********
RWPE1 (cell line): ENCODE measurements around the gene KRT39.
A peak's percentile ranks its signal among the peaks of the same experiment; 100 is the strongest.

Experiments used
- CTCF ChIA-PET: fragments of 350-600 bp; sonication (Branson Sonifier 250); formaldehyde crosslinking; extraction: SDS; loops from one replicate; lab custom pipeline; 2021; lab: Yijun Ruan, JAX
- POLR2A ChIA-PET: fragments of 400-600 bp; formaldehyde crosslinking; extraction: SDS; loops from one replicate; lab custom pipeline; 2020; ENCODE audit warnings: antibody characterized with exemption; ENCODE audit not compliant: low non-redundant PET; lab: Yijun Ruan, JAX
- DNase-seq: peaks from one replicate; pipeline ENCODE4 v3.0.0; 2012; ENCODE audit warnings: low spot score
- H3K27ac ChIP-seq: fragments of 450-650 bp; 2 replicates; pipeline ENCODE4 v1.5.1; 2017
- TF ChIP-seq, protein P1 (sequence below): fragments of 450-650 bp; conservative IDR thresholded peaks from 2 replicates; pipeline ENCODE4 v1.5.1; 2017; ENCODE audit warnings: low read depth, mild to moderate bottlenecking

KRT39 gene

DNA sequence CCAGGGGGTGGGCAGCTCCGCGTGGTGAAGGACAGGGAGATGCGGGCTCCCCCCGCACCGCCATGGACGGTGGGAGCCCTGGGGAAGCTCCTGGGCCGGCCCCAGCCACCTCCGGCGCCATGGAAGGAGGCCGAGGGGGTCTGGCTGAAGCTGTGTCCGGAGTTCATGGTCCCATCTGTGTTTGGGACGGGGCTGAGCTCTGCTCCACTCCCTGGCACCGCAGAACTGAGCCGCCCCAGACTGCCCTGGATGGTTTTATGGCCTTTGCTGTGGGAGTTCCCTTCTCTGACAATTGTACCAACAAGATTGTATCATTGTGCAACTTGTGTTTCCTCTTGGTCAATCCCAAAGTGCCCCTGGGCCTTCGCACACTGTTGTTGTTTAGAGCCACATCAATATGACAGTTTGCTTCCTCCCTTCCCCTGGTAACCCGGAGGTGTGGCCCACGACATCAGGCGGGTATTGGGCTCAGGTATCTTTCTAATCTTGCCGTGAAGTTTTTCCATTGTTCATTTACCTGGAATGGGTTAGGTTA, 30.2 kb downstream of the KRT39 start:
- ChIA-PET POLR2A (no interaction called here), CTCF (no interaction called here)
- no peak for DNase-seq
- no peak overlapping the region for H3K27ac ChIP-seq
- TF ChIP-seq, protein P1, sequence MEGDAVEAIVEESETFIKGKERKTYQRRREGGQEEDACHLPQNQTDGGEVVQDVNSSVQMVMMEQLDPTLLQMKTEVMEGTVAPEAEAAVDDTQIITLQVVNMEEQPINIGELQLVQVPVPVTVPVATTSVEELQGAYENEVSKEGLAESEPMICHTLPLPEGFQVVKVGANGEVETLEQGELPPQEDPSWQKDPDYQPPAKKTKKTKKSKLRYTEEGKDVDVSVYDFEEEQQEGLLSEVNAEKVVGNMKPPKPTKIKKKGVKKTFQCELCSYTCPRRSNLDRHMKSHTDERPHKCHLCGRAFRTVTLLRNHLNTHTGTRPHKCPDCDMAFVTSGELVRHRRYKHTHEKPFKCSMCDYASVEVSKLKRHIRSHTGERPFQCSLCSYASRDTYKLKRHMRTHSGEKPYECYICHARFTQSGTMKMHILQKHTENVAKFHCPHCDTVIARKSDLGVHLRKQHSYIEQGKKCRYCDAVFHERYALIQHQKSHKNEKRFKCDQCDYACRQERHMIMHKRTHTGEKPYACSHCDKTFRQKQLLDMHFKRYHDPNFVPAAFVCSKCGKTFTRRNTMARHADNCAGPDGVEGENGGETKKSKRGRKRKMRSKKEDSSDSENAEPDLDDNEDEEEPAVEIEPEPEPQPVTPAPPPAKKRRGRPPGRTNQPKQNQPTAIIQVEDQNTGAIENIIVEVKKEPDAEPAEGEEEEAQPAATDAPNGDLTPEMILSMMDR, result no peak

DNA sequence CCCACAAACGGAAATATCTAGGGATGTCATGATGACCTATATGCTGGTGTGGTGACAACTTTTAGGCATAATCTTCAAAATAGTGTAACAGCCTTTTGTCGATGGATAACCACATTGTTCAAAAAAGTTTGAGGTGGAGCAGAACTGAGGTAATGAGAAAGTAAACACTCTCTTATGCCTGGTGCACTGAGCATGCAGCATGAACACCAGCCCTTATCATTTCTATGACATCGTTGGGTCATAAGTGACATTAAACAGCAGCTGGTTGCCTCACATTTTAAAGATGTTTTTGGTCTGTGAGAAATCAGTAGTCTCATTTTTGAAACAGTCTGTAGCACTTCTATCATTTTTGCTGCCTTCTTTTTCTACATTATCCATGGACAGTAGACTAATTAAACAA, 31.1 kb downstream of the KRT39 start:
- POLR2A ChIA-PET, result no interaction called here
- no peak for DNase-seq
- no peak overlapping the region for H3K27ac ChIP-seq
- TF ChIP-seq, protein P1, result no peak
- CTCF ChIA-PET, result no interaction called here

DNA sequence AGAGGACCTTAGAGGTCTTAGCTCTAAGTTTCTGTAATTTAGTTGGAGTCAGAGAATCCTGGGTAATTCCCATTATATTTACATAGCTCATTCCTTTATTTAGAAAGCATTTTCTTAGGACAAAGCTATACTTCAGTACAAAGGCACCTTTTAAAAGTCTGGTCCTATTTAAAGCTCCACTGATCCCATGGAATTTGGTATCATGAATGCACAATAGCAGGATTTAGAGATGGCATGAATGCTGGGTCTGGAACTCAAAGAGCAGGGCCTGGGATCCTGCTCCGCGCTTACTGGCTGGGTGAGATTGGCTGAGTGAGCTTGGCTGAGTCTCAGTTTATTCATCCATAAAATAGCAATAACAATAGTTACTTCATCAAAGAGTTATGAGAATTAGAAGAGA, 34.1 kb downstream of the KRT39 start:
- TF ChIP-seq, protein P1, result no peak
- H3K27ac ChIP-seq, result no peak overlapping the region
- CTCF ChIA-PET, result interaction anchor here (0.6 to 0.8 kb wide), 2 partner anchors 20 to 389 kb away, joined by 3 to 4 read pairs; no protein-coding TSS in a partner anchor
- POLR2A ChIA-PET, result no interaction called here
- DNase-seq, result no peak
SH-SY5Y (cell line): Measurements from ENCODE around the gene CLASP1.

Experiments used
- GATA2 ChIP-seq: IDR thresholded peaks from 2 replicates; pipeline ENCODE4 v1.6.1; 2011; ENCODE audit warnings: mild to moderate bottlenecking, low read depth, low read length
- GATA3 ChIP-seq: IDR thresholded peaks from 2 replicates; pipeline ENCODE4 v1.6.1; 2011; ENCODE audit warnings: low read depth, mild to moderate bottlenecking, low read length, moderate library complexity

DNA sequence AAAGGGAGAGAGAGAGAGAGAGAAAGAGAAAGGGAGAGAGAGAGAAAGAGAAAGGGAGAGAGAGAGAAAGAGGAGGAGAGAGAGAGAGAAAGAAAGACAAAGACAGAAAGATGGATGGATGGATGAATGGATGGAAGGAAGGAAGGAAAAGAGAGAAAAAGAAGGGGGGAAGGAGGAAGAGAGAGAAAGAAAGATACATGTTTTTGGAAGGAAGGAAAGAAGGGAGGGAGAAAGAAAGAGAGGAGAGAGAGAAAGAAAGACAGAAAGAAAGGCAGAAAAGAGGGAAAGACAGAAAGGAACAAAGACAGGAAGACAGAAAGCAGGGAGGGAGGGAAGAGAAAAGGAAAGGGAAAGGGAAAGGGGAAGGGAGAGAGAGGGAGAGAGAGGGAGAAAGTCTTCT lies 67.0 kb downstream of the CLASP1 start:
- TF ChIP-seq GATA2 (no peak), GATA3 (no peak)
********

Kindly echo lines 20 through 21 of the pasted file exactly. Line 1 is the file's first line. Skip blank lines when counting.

- CTCF ChIA-PET, result no interaction called here

DNA sequence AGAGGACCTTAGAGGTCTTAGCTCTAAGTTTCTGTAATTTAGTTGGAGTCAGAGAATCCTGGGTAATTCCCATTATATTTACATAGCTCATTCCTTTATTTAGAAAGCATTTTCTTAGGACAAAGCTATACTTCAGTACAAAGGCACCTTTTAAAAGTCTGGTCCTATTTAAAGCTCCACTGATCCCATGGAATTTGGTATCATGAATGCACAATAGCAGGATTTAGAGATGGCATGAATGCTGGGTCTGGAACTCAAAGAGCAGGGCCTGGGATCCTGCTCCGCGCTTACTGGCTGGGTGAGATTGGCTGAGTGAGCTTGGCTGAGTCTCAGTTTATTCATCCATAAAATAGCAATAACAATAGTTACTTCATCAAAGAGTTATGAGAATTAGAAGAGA, 34.1 kb downstream of the KRT39 start: